But still – there is, I think, a meta-literary aspect to this passage, if I can write those words without sounding like a PoMo-addled undergraduate. The different intertextual techniques used for both authors confirm Scott and his Gothic-Romantic style (the ‘beautiful and romantic bits’ Mina sees in the abbey) as belonging firmly to (in fact by means of this comparison, being relegated to) a bygone literary past, and Collins as belonging to the literary present that frames the narrative of Dracula itself. By confirming Collins as too close to home to be referenced directly, Stoker lays out his own programme – he has relegated older forms of Gothic to the past, and instead follows the more sexually and psychologically sophisticated fiction of Collins.

That all three authors share a (vaguely) Celtic background is also (vaguely) interesting.

If there is any validity in this interpretation, then I should probably take a step further and note how the topography of the scene is probably significant too. The idea of a literary fault-line, between the old and new Gothic genre, has a fairly clear metaphor in the shoreline on which the abbey stands – indeed, the ‘romantic’ edifice stands there facing a sea which will soon bring against to shore Dracula himself (and also Dracula).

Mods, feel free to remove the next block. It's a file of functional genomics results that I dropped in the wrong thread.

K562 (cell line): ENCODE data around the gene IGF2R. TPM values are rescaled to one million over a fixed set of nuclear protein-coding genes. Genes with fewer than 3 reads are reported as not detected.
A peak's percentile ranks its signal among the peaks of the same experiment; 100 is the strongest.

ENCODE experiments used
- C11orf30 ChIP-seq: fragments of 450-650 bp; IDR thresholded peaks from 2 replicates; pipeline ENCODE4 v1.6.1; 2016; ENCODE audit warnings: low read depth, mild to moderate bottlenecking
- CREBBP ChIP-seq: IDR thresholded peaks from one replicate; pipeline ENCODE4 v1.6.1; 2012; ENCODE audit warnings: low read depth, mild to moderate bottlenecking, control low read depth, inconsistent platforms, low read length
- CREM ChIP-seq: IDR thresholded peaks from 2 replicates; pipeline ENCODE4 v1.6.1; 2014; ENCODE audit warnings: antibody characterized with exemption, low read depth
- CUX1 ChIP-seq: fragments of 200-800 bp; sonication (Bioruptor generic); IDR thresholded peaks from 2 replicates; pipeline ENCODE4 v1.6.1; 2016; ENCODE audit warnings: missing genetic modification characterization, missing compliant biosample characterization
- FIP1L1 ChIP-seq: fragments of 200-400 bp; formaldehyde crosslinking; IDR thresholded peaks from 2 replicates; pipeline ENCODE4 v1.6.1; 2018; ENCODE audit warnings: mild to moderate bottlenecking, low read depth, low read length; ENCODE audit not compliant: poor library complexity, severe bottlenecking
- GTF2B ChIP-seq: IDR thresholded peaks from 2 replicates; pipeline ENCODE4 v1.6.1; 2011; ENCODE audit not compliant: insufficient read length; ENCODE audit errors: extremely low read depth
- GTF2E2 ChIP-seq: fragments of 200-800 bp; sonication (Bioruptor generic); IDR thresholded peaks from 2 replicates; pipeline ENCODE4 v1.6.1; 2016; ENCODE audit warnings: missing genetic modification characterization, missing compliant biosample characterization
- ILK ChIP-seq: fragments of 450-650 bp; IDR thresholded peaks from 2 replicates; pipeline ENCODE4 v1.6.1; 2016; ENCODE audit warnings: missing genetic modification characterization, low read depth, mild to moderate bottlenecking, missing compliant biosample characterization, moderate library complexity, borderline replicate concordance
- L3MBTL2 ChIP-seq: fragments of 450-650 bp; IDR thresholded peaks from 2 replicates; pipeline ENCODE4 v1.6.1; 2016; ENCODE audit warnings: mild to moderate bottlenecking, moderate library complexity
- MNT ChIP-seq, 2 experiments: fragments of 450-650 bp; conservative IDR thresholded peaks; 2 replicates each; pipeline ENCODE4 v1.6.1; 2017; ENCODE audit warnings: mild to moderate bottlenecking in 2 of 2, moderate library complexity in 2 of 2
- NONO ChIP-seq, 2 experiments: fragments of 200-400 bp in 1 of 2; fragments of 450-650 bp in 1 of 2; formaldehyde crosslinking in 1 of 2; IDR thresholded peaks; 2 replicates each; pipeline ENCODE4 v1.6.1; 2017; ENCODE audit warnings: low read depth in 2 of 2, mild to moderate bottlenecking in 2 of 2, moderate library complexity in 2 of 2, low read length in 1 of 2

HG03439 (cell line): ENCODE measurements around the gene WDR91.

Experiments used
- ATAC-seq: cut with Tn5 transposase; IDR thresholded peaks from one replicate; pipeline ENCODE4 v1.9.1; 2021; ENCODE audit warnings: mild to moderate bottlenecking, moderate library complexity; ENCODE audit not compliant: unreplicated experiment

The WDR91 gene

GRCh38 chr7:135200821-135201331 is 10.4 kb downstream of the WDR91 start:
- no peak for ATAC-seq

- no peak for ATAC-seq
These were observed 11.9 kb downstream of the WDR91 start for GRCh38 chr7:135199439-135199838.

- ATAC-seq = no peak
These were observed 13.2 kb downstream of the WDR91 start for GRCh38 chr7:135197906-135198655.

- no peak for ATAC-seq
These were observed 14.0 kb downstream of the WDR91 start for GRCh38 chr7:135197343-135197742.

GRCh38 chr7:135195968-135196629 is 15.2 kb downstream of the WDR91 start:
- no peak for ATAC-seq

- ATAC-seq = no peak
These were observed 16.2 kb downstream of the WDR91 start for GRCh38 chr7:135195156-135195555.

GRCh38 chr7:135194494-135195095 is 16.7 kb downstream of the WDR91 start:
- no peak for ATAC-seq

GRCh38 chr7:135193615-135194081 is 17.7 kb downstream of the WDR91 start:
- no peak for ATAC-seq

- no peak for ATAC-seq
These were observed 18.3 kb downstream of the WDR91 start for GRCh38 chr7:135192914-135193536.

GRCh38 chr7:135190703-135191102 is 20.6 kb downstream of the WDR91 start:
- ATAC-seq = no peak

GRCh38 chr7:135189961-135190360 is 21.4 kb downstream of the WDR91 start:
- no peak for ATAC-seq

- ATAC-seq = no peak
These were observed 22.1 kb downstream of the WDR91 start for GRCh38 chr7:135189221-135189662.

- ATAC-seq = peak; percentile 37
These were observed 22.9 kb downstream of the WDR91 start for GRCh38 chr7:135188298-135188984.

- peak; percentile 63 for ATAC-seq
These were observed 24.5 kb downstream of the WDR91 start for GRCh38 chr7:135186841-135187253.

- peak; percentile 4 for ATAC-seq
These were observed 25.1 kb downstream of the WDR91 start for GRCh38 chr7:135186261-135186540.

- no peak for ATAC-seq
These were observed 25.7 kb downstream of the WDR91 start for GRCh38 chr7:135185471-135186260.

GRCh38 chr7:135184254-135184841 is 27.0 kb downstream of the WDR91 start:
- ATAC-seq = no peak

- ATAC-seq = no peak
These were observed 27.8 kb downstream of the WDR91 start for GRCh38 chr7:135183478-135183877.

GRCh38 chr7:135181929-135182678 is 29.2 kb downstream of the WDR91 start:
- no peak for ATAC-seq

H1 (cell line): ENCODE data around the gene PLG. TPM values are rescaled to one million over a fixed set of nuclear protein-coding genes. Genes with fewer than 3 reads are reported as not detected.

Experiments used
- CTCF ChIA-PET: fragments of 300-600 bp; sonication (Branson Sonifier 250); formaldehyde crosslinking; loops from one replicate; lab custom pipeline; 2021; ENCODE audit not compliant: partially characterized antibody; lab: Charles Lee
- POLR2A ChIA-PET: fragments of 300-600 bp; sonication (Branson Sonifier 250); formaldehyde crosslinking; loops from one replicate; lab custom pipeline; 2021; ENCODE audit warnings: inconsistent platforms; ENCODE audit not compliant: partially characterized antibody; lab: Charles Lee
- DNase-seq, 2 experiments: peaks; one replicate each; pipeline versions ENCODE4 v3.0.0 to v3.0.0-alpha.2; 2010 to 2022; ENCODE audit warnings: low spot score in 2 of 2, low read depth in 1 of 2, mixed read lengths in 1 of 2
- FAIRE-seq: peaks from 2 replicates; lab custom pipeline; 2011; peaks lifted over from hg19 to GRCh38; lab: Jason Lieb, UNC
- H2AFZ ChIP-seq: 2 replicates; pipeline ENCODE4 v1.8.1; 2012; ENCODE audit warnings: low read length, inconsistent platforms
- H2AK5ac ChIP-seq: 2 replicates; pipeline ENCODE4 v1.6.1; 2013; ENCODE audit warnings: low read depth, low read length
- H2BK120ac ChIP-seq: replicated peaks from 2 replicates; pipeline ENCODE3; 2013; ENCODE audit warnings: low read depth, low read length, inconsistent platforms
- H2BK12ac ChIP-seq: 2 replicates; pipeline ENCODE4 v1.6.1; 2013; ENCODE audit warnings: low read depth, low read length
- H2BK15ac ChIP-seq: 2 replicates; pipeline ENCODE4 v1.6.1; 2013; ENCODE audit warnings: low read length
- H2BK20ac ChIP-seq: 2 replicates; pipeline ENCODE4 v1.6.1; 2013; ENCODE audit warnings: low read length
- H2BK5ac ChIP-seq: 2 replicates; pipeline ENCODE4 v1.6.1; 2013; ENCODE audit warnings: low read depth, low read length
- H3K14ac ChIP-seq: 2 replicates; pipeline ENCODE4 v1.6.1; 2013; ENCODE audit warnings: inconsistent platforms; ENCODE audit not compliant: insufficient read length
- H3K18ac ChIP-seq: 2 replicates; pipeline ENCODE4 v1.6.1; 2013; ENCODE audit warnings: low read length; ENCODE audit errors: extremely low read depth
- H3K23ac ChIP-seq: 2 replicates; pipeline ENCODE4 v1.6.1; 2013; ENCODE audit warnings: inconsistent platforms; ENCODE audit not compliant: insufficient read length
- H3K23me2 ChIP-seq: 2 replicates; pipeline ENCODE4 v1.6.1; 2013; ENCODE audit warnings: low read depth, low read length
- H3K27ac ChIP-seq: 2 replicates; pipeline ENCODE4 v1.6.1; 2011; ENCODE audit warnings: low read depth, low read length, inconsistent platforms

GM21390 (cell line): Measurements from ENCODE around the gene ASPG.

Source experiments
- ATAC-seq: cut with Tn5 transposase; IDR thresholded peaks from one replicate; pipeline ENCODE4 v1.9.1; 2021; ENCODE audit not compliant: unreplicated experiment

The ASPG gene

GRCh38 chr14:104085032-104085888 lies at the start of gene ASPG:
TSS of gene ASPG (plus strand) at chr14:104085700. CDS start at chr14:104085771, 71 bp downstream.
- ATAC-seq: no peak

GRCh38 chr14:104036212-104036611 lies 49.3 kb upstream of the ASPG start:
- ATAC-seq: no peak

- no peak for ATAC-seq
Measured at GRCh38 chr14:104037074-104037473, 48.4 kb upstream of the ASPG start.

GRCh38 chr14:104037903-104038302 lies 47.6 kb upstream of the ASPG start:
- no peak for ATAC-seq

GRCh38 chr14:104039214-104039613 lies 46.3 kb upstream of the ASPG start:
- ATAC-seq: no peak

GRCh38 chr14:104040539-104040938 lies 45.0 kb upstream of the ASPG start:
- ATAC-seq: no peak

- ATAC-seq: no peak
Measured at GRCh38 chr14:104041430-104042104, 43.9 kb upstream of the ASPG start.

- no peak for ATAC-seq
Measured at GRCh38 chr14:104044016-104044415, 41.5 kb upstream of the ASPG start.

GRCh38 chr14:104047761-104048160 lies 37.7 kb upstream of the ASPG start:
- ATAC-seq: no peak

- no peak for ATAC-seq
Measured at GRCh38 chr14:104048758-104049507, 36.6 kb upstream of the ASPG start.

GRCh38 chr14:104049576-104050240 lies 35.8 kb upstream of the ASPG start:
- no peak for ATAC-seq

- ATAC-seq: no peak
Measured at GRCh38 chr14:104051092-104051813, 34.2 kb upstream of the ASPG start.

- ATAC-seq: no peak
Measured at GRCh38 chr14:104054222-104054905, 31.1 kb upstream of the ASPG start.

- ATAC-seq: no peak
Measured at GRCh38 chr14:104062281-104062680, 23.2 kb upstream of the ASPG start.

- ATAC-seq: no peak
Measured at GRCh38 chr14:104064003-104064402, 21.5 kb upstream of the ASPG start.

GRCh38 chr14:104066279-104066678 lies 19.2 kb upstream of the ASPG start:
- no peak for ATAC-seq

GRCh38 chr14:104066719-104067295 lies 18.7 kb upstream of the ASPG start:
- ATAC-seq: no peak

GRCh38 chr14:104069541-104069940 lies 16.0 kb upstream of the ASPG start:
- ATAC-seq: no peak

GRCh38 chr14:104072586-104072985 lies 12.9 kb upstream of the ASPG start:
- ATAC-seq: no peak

I’ve written before about Vergil’s metaphorical use of shorelines to represent boundaries between metaphysical worlds – e.g. between life and death, between reality and representation (it’s here, in my very much unrevised thesis). I’m not sure how far I would want to take a similar interpretation regarding the Dracula passage – it would involve saying something like ‘the shoreline delineates a number of boundaries simultaneously – a physical one between land and sea, a meta-literary one between old and new styles of Gothic, and a metaphysical one between the notional fictional world in which Dracula takes place and the literary real world of Stoker, Collins, and Scott to which it simultaneously belongs. Like the shoreline itself, it is a border that is always risk of being encroached upon.’

I’ll return to paradoxical literary self-reference in my next post.